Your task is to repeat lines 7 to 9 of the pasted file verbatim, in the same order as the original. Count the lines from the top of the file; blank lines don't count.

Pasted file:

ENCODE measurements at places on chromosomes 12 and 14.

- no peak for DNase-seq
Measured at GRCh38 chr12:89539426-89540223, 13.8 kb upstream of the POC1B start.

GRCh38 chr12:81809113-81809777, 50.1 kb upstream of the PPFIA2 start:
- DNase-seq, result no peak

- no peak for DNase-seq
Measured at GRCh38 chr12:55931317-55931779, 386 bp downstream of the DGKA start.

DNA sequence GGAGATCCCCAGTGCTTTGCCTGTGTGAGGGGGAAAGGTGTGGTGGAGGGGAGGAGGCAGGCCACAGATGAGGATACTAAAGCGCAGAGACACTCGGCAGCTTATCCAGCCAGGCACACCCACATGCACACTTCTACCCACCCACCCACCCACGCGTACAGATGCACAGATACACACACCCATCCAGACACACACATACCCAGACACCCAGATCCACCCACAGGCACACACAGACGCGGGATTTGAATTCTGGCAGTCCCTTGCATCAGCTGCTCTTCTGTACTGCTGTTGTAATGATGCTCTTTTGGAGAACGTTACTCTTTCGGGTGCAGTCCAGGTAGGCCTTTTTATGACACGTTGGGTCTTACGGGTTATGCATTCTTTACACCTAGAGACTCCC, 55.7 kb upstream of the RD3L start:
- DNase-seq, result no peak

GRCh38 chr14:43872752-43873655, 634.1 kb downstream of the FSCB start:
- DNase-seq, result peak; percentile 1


Measured at GRCh38 chr12:55931317-55931779, 386 bp downstream of the DGKA start.

DNA sequence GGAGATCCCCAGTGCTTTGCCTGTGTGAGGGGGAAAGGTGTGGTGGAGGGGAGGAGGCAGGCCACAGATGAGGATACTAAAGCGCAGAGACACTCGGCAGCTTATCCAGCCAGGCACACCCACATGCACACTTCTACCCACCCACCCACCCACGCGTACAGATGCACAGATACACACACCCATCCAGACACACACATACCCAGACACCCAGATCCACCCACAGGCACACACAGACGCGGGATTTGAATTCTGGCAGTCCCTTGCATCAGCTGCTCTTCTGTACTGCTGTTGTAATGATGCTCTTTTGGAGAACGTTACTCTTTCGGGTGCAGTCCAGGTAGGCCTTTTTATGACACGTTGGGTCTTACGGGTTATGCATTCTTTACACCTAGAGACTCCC, 55.7 kb upstream of the RD3L start:
- DNase-seq, result no peak